Jenn: I suppose that’s the only reason why they gave us a sweet Michonne-filled episode last week.

Carly: This show! I can’t just relax and enjoy a sexy little love scene because it has me all keyed up, convinced that something awful will happen while they are away from their lookout!

Joe: The entire time I was expecting one of them to be shot. (With bullets. Get your mind out of the gutter.)

Jeannie: This show is definitely one that keeps me on edge for a wide variety of reasons. But this helps… *rewinds*

Jenn: Seriously, I cannot say it enough times: at least this show depicts an Asian man as a sexual being. And I’m appreciative of the fact that this episode finally shows some hot sexy-times between Glenn and Maggie, instead of just winking-ly referring to it in passing. It’s depressing how few movies and TV shows actually depict an Asian man in a sex scene, and the visual it provides the audience is essential in challenging the emasculating stereotype. Also, I heart Glenn and Maggie and believe in their love; they give me hope in this desolate, zombie post-apocalyptic world.

Carly: I’m sure many people aren’t big fans of the show’s use of music lately considering how very rarely they do it, but I love it. I agree it’s a shortcut for the writers to set some kind of mood that isn’t clear enough in the dialogue or action. But, in a show where all the characters are so secretive and obtuse, I’ll take any shortcut I can get.

Jeannie: But I honestly don’t get how much more the soundtrack is adding to the tone of these scenes. I feel that it’s completely unnecessary. The show is dramatic enough and, if the writers (or the actors) aren’t doing a good enough job bringing me in on the moment, adding music when music plays little to no part on the show just confuses me.

Carly: I’ve got mixed feelings about this conversation about Michonne. I appreciate that they show Rick really struggling with this regardless of what Herschel says, although I really wanted Herschel to talk him out of turning her over. This reminds me of that lecture in my college philosophy class about the lifeboat dilemma, killing one to save many

Joe: Uh, you’re taking a Harvard class? I’m learning new things about you Carly. Or should I say…Tyra? Anyways, like I said in my recap:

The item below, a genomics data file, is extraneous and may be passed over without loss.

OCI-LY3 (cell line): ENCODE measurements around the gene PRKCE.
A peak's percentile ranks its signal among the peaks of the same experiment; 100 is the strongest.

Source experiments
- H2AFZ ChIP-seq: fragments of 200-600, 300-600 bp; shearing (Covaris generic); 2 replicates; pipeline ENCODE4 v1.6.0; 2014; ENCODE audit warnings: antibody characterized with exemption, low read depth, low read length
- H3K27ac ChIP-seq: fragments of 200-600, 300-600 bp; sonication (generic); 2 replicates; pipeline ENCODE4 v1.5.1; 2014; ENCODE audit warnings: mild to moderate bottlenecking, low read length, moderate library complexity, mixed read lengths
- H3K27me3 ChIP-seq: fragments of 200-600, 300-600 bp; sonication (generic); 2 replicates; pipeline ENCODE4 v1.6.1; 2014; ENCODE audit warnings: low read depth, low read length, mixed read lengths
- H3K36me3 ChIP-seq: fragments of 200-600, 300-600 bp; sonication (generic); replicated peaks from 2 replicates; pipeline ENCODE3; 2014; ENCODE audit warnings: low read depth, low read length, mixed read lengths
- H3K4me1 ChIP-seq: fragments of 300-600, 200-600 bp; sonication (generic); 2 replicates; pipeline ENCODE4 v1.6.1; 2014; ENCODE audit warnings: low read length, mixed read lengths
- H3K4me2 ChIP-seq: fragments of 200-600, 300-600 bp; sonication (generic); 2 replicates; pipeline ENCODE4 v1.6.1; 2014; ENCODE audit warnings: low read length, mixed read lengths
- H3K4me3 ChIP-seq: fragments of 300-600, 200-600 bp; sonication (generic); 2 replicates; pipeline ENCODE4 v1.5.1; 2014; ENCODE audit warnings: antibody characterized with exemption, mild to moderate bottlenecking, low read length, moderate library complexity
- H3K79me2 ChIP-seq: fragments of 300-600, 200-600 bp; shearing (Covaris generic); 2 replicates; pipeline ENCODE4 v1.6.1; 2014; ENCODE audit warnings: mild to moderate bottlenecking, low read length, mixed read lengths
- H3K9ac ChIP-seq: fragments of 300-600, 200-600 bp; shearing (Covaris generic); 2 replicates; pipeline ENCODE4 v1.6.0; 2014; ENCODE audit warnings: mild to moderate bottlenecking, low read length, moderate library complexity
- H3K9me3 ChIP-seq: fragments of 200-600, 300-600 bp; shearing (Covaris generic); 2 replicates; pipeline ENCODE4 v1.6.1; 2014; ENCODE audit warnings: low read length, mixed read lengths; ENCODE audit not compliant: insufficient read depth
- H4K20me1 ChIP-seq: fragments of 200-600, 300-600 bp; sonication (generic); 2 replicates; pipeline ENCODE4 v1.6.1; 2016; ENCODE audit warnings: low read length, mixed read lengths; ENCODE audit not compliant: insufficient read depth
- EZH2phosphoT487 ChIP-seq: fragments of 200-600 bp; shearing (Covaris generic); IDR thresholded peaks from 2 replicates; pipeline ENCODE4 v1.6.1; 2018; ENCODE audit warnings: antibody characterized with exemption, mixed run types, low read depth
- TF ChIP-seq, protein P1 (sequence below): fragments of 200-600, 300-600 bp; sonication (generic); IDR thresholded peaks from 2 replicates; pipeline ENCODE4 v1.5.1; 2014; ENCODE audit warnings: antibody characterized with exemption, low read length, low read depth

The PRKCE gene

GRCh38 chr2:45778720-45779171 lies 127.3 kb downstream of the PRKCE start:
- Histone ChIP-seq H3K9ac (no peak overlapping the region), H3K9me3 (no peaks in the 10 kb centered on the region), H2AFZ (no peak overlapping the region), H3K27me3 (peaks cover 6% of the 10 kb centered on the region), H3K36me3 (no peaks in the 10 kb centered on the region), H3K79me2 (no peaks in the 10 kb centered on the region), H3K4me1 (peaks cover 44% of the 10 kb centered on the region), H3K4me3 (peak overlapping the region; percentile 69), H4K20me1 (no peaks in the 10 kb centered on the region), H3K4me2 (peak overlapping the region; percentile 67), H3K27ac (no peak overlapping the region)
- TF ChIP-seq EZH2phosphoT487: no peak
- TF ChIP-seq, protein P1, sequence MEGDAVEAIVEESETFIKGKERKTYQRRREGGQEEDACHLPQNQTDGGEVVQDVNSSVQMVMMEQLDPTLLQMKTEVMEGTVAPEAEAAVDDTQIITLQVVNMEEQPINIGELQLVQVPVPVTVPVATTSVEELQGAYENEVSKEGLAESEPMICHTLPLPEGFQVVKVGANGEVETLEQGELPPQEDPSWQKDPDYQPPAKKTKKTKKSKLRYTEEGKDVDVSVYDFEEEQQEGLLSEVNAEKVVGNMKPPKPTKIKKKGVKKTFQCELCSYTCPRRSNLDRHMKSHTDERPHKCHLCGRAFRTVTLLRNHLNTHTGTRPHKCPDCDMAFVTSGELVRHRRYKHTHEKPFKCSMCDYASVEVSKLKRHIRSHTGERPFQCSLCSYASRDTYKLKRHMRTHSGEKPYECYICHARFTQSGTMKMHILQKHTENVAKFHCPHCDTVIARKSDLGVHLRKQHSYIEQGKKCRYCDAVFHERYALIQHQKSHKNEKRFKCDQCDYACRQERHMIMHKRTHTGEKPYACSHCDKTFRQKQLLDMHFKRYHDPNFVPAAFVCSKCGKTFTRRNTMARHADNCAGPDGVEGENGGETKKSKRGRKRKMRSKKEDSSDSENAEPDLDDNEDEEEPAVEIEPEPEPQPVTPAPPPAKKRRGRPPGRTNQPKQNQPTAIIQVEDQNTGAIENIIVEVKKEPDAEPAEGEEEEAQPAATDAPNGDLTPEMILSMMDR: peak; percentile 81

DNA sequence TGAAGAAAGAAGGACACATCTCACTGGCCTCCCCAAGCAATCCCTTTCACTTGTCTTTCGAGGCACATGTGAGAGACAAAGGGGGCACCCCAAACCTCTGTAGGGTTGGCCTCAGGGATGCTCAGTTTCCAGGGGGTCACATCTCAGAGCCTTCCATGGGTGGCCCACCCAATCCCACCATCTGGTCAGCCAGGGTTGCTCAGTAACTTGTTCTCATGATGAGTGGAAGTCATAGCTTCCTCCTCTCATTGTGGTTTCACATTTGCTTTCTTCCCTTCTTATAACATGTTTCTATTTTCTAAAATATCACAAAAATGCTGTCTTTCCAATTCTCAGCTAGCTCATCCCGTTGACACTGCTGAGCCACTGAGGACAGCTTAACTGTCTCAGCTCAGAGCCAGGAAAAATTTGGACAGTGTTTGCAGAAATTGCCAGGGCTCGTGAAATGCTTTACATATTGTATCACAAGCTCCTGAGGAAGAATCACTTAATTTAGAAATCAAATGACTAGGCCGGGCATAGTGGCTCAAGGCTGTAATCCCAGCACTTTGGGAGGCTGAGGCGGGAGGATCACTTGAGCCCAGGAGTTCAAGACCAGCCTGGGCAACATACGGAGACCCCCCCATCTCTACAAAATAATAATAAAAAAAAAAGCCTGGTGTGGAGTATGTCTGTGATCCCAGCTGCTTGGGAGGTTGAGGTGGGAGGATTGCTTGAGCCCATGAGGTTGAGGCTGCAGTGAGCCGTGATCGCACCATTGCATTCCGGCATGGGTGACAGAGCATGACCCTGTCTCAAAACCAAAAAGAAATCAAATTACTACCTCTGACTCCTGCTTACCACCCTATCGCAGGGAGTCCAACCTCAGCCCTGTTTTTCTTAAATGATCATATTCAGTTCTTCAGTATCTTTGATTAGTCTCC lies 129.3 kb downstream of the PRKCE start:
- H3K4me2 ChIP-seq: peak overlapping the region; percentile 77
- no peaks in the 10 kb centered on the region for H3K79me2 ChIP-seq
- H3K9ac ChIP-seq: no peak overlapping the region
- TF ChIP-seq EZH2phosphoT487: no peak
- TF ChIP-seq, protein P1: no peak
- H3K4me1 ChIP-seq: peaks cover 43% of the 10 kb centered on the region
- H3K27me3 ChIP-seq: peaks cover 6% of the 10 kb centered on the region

I have to admit, it makes me a little uneasy that two white fellas are thinking about giving a black woman to yet another white guy. In plantation country, no less. What is this, Mississippi in 2012?

It’s totally skeeving me out that the writers don’t see these things when they write them, rehearse them, and block them out. If Glenn had come out and had the talk with Rick, it would have made it a little less “slave trade” to me. What does everyone else think?

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Racialicious is a blog about the intersection of race and pop culture. Check out our daily updates on the latest celebrity gaffes, our no-holds-barred critique of questionable media representations, and of course, the inevitable Keanu Reeves John Cho newsflashes.

Latoya Peterson (DC) is the Owner and Editor (not the Founder!) of Racialicious, Arturo García (San Diego) is the Managing Editor, Andrea Plaid (NYC) is the Associate Editor. You can email us at team@racialicious.com.

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  • Gary

    To Joe, Carly, and the rest of the roundtable, it made me super uncomfortable when Rick and Herschel had in the the conversation about ‘giving up’ Michonne to the Governor in order to save the rest of the (mostly) white folks from being part of the upcoming war that will thin both the groups.

    On another point, I actually like the use of music (that makes a point) in TWD. I loved hearing Beth sing that Tom Waits song two weeks ago, and enjoyed hearing Warm Shadow by Fink this past week…but that’s just me, someone who likes Americana type songs, and I would totally blow my gasket if they did a Valerie June or Alabama Shakes song. Just saying.

    -Just a gay white guy that loves good horror stuff BUT wants social justice in that genre, too.

  • http://www.facebook.com/H3DTrip Head Trip

    First you should be able to comment without being associated with any other site, such as facebook. I don’t see why Andrea did not tell Rick and crew that Michonne saved her. The show has had these tones form the beginning. Remember the scene in the CDC. “Sista said I’m staying.” No one cared, not even T-Dog (who should have a real name). However, one man was going to lose his life in order to get Andrea to continue wit the group. It was like the Sister did not matter, but Andrea was invaluable. I don’t know if you remember that in those Lifeboat exercises, the lawyer is one of the first to go. Lawyers don’t save lives, on post-apocalyptic times. The show pushed the idea that compared to a Sister, a lawyer is the better pick. Makes you go hmmm